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Performance Tips for Structuring Your Bubble App

Here are my five performance tips for structuring your bubble app. We won't just be focusing on users, but also about you using the bubble editor. Now, before I launch into that, if you're learning bubble, you're watching this video. But we've got hundreds of other bubble tutorial videos just like this one, and you can find them at Planetnow code.

Tip 1: Structure in Regards to Page Content

When you create a new page in your bubble app, for some bizarre reason, perhaps so that it's backwards compatible in some way, the container layout for your page is fixed. And if you've watched any of my other videos, you would have heard me say that fixed layout is you should avoid it. You should avoid it unless you are really quickly mocking up something on a page to test a workflow or test an idea you've got like an experimental test page, fine, leave it as fixed. But every page that you really intend to work with in your bubble app, you want to ensure that you're using rows and columns. That simply means that when bubble is a no code tool, when bubble generates the website and the web page with the HTML, the JavaScript and the CSS that is displayed and rendered by your user's web browsers, rows and columns fit much more neatly into a more standardized kind of best protocol way of laying out content on the web.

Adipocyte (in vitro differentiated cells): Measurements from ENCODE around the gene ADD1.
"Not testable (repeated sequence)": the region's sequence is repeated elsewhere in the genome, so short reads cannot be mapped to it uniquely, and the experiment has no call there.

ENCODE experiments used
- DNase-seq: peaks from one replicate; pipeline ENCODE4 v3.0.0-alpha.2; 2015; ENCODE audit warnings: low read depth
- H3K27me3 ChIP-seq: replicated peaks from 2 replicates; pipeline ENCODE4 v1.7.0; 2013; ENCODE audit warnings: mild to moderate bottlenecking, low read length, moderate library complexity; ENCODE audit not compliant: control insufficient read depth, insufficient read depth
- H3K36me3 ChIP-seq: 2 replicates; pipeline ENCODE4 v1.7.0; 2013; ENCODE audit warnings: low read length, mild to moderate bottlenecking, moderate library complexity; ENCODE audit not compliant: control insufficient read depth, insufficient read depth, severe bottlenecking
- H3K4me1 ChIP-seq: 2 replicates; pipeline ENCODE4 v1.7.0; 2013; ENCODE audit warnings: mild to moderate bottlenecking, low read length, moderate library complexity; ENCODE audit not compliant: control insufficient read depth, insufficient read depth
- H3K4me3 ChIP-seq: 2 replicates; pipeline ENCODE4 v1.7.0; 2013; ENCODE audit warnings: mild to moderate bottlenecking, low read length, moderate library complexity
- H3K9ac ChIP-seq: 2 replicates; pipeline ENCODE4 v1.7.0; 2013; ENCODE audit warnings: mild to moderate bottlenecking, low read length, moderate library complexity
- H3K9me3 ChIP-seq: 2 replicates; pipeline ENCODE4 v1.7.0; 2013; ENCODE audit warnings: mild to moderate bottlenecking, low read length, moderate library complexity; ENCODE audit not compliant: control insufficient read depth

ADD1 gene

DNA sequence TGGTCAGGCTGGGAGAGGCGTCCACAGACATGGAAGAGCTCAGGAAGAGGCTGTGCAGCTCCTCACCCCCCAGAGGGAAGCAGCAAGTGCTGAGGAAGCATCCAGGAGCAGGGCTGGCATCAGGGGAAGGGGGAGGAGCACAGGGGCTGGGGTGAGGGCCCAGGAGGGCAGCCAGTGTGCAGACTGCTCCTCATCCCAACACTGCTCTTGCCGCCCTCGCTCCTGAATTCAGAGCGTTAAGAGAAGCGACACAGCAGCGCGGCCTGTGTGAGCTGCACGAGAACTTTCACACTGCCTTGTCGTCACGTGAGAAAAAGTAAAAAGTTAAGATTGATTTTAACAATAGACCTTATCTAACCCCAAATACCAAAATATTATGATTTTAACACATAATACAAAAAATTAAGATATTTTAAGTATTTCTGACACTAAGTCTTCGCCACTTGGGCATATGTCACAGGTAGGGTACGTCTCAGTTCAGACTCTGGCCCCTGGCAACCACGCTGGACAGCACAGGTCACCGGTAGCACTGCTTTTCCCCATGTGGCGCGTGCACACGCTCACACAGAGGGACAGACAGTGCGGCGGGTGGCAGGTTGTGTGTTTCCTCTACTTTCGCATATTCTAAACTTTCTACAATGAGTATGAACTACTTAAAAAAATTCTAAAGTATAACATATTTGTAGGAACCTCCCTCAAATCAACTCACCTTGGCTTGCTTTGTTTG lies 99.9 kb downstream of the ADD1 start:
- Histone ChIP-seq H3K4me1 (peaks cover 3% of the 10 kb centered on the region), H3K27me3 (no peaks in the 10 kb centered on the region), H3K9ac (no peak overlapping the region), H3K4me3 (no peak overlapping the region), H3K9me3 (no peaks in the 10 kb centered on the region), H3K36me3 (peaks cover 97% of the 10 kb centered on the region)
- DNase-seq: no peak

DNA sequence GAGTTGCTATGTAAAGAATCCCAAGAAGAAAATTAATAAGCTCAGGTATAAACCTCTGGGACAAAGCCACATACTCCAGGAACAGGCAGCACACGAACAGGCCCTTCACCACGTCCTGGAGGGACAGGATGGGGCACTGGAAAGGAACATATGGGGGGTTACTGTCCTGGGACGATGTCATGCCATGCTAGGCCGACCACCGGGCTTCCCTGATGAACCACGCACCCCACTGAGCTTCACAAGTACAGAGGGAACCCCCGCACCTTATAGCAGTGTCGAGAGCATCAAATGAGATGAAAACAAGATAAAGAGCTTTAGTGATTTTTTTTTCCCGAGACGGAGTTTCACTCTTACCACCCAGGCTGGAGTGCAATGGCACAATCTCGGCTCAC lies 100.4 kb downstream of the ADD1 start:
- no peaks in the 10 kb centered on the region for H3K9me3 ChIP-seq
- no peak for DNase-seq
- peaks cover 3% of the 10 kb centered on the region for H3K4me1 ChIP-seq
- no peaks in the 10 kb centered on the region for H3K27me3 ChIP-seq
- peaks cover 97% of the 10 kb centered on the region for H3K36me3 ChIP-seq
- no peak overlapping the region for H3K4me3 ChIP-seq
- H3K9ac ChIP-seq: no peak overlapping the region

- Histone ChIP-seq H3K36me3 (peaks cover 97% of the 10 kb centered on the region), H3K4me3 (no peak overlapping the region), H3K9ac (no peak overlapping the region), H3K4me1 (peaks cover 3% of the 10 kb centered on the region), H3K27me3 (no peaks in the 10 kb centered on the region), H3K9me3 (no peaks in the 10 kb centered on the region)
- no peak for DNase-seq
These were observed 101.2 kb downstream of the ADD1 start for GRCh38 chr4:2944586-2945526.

Tip 2: Use Rows and Columns Instead of Fixed Width

Some things that I've noticed is if you leave it as fixed, you might find that some things don't appear on the page when you think they should, or things overlap, or most certainly a fixed layout will not help you achieve a responsive design. So end of my tip, one rows and columns. And if you want to learn more about rows and columns, you can go and check out some of our earlier videos on that content. That's moving me on to fixed width. So what I mean is let's turn this into a column and I'm going to add in a group.

Tip 3: Set Max Width Instead of Fixed Width

And again, it sets it up. The container layout for the group is fixed and so we can just see this group a bit more easily. Let's just change it to red, which limits our options. We want more options. So for example, if I change its column, bam.

Tip 4: Understand the Type of Content

Suddenly the layout option contains many more. And like I say, it contains many more of the standard web practices like margins and padding. But also it basically sets the width of that element to however big you drew it on the page to begin with. So let's say I'll set this to 800 and that looks really good. That's going to work for my desktop user.

But the problem is that I've set the width as 800, so that when I shrink the page down in a responsive mode, my element overspills the page when the page is less than 800 width. So a better way to do this and while making it still look the same on desktop would be to not have a fixed width but have a max width. So now it's not going to get bigger than I expect to see it, that I see it in the bubble editor as I'm building my app. But when the page shrinks down, it basically adopts 100% of the space, much more responsive. Okay, tip three is type of content.